In 2004, engineers at Google introduced a new paradigm for large-scale parallel data processing known as MapReduce (see the original paper here, and make sure to look in the citations at the end). One key aspect of MapReduce is that it makes programming such tasks on large-scale clusters easy for developers; instead of worrying about how to manage parallelism, handle machine crashes, and many other complexities common within clusters of machines, the developer can instead just focus on writing little bits of code (described below) and the infrastructure handles the rest.
In this project, you'll be building a simplified version of MapReduce for just a single machine. While somewhat easier to build MapReduce for a single machine, there are still numerous challenges, mostly in building the correct concurrency support. Thus, you'll have to think a bit about how to build the MapReduce implementation, and then build it to work efficiently and correctly.
To understand how to make progress on any project that involves concurrency, you should understand the basics of thread creation, mutual exclusion (with locks), and signaling/waiting (with condition variables). These are described in the following book chapters:
· Intro to Threads
· Threads API(C)
· Using Locks
· Condition Variables(C)
· Java Lock and Condition(This is a must read, but you can ignore built-in synchronization primitives)
Let's now get into the exact code you'll have to build. The MapReduce infrastructure you will build supports the execution of user-defined Map() and Reduce() functions.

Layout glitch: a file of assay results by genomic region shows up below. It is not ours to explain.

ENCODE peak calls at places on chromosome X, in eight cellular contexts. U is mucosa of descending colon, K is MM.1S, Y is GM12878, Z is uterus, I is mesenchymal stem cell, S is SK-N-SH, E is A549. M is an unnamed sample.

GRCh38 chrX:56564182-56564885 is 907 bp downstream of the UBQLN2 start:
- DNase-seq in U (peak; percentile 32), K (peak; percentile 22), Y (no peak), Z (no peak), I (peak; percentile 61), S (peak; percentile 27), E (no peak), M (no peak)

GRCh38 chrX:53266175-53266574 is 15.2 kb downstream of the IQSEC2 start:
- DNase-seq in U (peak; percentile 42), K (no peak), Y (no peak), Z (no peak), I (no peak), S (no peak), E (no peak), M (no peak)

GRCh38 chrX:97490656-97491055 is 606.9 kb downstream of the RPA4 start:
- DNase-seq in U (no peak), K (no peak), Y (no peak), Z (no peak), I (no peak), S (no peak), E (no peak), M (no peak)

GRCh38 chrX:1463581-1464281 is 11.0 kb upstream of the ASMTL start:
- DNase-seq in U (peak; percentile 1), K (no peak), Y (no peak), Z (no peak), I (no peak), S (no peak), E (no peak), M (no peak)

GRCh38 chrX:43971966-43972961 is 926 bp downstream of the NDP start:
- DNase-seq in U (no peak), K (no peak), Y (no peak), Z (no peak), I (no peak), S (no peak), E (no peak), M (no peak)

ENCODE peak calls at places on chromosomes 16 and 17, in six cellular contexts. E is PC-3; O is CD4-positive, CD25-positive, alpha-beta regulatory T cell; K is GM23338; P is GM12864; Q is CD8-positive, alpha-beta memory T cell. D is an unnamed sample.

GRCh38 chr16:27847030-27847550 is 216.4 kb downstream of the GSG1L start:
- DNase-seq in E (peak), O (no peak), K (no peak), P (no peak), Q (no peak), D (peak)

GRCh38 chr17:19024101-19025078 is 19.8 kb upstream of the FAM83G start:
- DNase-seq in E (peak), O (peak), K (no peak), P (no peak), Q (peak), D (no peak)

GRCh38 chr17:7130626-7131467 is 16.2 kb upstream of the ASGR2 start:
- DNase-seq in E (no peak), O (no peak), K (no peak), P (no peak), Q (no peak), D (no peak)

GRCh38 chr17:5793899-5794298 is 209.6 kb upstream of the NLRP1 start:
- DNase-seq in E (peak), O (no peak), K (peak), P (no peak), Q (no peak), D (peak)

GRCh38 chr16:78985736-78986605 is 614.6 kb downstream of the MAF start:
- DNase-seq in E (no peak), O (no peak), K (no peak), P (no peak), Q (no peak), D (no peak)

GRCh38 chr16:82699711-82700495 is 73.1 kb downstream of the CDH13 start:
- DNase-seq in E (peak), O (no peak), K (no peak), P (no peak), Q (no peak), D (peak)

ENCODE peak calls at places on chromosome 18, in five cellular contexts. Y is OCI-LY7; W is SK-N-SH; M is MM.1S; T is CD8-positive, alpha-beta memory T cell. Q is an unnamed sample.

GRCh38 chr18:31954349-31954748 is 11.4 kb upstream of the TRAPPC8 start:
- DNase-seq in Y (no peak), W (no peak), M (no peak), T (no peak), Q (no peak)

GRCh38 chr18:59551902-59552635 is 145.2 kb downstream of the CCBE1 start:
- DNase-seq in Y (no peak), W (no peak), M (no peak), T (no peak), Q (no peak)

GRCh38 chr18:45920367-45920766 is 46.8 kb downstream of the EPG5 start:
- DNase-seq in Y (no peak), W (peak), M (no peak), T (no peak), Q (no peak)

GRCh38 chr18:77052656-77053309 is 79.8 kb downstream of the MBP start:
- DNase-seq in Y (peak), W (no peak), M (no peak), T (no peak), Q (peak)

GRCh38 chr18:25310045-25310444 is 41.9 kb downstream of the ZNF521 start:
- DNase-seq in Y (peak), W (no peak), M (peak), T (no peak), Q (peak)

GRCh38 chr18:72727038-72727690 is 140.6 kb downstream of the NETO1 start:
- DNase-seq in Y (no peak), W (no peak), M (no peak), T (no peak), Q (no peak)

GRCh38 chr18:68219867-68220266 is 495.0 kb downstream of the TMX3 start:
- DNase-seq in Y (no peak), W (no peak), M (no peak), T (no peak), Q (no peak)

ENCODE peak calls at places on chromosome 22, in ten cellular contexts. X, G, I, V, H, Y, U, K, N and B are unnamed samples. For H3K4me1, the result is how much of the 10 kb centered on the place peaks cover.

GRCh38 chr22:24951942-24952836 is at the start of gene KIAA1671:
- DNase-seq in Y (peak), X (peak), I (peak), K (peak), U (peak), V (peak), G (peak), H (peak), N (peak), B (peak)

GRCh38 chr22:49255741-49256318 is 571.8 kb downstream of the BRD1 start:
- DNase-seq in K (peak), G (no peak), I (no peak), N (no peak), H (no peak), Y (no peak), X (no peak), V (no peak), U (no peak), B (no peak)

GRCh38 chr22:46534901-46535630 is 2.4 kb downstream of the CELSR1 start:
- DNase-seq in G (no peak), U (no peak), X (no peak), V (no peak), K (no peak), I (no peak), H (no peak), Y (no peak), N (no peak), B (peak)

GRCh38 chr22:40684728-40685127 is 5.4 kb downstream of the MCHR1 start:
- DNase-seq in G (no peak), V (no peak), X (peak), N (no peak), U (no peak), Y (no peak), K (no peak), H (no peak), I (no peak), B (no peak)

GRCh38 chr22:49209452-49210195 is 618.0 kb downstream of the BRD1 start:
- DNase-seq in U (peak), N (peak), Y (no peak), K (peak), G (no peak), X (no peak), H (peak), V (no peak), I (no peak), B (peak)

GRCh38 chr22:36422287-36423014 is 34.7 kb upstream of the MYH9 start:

As from the original paper: "Map(), written by the user, takes an input pair and produces a set of intermediate key/value pairs. The MapReduce library groups together all intermediate values associated with the same intermediate key K and passes them to the Reduce() function."
"The Reduce() function, also written by the user, accepts an intermediate key K and a set of values for that key. It merges together these values to form a possibly smaller set of values; typically just zero or one output value is produced per Reduce() invocation. The intermediate values are supplied to the user's reduce function via an iterator."
A classic example, written here in pseudocode, shows how to count the number of occurrences of each word in a set of documents:
map(String key, String value):
// key: document name
// value: document contents
for each word w in value:
reduce(String key, Iterator values):
// key: a word
// values: a list of counts
int result = 0;
for each v in values:
result += ParseInt(v);
print key, result;
What's fascinating about MapReduce is that so many different kinds of relevant computations can be mapped onto this framework. The original paper lists many examples, including word counting (as above), a distributed grep, a URL frequency access counters, a reverse web-link graph application, a term-vector per host analysis, and others.
What's also quite interesting is how easy it is to parallelize: many mappers can be running at the same time, and later, many reducers can be running at the same time. Users don't have to worry about how to parallelize their applications; rather, they just write Map() and Reduce() functions and the infrastructure does the rest.